See: Shea, Joe.  “Campaign 2012:  The Gingrich Turn.”  American Reporter Online.  January 22, 2011.,771W/146.html  Accessed July 13, 2013.

Personally, I have tried to research the defense budget in all its complexities and found it difficult.
Students have pointed out the high costs of the War on Terror. Obama is trying to scale back costs by using Special Forces, drones etc, instead of costly boots on the ground wars.

Today, the chances of an American being made a casualty of a foreign terrorist attack are very very low.
1 in 20 million — Chance of dying in a terrorist attack in the United States from 2007 to 2011, according to Richard Barrett, coordinator of the United Nations al Qaeda/Taliban Monitoring Team.
This raises the necessary is a large military budget  today?
According to a 2007 US Chamber of Commerce report, “The more than $70 billion in aerospace and defense sales overseas is important to U.S. national security and the economy because it supports high-quality, high-paying U.S. employment; advances in critical national security areas; improves interoperability with allied forces; and holds down the costs of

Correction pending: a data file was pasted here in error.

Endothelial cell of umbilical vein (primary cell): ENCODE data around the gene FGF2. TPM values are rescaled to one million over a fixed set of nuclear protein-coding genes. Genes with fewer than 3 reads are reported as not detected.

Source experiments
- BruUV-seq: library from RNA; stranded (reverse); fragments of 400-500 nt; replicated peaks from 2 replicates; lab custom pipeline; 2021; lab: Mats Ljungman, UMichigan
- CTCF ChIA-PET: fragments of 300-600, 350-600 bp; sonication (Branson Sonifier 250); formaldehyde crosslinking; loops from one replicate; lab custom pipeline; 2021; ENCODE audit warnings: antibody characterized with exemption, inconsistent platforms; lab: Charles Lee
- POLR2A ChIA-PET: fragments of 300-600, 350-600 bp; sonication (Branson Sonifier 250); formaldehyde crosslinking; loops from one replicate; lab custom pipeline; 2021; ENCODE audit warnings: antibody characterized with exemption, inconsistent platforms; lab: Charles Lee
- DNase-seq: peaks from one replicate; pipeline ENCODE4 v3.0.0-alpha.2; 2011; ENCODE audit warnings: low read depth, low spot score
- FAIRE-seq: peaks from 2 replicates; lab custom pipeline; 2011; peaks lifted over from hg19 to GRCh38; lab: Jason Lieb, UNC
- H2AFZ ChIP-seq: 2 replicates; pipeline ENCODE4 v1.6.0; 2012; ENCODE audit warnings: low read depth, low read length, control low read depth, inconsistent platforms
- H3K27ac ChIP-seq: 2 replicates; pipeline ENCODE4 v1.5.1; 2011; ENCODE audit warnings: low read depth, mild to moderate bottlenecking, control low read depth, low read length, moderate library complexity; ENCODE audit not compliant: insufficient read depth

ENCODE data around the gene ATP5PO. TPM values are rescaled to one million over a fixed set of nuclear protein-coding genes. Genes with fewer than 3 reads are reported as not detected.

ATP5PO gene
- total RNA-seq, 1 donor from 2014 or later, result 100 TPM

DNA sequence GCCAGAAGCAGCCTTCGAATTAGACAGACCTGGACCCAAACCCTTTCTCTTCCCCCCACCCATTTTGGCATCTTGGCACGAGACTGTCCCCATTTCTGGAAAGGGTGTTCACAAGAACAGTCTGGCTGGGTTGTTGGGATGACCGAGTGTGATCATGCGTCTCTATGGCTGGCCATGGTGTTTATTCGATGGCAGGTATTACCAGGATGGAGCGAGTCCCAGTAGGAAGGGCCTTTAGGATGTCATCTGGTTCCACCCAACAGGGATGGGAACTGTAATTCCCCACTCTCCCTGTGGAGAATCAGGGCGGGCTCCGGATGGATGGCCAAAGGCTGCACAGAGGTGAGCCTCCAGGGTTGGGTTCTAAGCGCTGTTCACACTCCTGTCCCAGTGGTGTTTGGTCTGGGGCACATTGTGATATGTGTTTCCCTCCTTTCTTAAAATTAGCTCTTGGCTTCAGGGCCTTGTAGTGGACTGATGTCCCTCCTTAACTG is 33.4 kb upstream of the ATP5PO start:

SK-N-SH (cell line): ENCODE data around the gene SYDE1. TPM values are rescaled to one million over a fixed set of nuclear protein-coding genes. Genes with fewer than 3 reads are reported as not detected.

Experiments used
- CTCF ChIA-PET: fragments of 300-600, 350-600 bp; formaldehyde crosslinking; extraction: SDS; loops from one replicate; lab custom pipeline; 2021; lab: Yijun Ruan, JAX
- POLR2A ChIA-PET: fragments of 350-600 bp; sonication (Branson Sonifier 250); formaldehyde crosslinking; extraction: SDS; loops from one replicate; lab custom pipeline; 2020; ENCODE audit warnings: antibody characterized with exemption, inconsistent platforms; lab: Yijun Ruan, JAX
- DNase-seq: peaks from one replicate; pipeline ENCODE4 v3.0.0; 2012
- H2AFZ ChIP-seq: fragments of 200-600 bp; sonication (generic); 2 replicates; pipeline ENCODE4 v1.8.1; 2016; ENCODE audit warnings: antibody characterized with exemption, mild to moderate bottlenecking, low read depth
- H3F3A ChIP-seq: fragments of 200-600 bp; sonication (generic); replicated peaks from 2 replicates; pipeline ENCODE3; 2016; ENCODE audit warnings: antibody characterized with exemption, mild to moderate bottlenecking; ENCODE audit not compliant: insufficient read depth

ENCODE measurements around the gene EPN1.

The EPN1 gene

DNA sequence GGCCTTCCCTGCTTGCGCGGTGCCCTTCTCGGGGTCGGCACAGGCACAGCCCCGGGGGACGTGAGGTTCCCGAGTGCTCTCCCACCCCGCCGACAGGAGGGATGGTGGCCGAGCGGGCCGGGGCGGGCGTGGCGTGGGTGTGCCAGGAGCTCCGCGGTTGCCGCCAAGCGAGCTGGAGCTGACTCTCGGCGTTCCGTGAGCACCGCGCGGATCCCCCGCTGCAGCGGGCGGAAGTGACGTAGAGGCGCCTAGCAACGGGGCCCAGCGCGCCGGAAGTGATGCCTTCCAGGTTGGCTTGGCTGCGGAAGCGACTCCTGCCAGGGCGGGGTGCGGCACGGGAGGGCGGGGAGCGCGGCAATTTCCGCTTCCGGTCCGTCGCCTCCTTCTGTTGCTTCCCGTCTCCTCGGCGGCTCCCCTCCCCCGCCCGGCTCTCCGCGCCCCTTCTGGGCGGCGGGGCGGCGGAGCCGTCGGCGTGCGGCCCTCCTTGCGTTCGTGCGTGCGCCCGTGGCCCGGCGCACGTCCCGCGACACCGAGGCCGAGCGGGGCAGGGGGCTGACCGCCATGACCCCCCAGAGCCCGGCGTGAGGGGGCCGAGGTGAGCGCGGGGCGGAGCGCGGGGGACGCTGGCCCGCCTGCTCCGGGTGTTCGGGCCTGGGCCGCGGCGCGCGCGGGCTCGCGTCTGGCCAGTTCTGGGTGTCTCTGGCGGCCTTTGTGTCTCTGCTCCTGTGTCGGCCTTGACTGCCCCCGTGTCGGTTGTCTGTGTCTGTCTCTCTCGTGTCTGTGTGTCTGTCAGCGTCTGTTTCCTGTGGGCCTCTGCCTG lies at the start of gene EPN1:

equipment purchased by the U.S. military.This study shows that the defense and aerospace industry supports 3.6 million American private sector jobs and requires a supply of the nation’s best and brightest technically trained and skilled talent.”

A 2007 study by the University of Massachusets found that US taxpayer is paying 4.4 percent of the GDP for defense spending  - $600 billion, “eight times the amount of U.S. federal spending on education…The $600 billion military budget creates approximately five million jobs, both within the military itself and in all the civilian industries connected to the military

(Are these two reports consistent? Here students should always do the maths. Could it be that 1.4 million Americans are employed directly by the military?  I’ll let those who are interested do the research…perhaps as a final paper topic.)

The U of Massachusets study found that “by addressing social needs in the areas of health care, education, education, mass transit, home weatherization and infrastructure repairs, we would also create more jobs and, depending on the specifics of how such a reallocation is pursued, both an overall higher level of compensation for working people in the U.S. and a better average quality of jobs.